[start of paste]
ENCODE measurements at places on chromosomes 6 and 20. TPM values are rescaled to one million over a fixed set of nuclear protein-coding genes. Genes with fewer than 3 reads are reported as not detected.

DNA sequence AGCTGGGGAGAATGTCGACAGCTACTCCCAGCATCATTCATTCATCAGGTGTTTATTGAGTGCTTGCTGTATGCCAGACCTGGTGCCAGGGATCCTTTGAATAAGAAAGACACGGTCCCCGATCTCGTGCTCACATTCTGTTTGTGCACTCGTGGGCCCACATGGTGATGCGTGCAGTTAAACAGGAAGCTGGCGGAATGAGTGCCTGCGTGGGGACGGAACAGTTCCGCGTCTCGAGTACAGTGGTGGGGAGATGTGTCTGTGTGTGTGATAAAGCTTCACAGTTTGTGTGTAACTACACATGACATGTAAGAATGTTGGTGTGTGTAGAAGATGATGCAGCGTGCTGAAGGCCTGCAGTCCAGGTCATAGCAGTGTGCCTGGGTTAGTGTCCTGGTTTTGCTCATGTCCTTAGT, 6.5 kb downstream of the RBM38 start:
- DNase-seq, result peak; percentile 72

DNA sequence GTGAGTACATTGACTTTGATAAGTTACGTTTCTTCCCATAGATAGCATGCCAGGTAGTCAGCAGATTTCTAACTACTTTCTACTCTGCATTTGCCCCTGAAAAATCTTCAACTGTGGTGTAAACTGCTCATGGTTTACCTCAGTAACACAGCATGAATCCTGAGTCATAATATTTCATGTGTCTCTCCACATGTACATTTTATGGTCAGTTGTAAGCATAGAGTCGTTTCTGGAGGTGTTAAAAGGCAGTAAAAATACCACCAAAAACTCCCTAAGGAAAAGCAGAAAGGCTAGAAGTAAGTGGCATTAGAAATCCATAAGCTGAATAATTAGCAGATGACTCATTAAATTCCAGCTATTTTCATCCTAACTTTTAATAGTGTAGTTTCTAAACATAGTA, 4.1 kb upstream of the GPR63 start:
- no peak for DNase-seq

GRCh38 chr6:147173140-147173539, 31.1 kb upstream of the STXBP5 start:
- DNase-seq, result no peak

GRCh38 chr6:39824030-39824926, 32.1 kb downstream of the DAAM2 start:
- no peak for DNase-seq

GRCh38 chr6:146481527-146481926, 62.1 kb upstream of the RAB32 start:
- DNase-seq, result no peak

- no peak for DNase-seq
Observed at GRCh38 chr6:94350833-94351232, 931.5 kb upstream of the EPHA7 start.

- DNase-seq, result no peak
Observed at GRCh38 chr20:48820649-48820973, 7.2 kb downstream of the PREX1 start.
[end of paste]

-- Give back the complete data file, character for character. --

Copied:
ENCODE measurements at places on chromosomes 6 and 20. TPM values are rescaled to one million over a fixed set of nuclear protein-coding genes. Genes with fewer than 3 reads are reported as not detected.

DNA sequence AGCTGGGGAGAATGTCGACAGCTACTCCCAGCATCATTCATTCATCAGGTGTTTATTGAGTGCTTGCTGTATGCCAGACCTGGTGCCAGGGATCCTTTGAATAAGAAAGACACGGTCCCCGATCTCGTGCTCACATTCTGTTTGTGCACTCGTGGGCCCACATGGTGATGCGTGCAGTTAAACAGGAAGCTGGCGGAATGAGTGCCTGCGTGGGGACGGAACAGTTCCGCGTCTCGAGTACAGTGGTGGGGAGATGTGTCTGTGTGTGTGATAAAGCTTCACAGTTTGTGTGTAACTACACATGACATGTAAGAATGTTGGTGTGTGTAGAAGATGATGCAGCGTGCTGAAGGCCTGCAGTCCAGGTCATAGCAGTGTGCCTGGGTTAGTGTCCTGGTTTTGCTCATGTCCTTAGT, 6.5 kb downstream of the RBM38 start:
- DNase-seq, result peak; percentile 72

DNA sequence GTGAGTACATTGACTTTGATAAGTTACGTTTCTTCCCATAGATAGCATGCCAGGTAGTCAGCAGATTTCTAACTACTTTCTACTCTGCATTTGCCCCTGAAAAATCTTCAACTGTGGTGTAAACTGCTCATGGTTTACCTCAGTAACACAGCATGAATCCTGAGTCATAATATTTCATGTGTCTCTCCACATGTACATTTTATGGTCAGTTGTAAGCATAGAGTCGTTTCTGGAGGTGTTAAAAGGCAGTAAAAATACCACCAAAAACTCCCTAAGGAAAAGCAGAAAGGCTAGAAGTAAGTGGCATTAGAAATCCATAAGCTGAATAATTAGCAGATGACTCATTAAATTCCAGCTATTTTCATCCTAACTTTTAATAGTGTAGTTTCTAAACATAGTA, 4.1 kb upstream of the GPR63 start:
- no peak for DNase-seq

GRCh38 chr6:147173140-147173539, 31.1 kb upstream of the STXBP5 start:
- DNase-seq, result no peak

GRCh38 chr6:39824030-39824926, 32.1 kb downstream of the DAAM2 start:
- no peak for DNase-seq

GRCh38 chr6:146481527-146481926, 62.1 kb upstream of the RAB32 start:
- DNase-seq, result no peak

- no peak for DNase-seq
Observed at GRCh38 chr6:94350833-94351232, 931.5 kb upstream of the EPHA7 start.

- DNase-seq, result no peak
Observed at GRCh38 chr20:48820649-48820973, 7.2 kb downstream of the PREX1 start.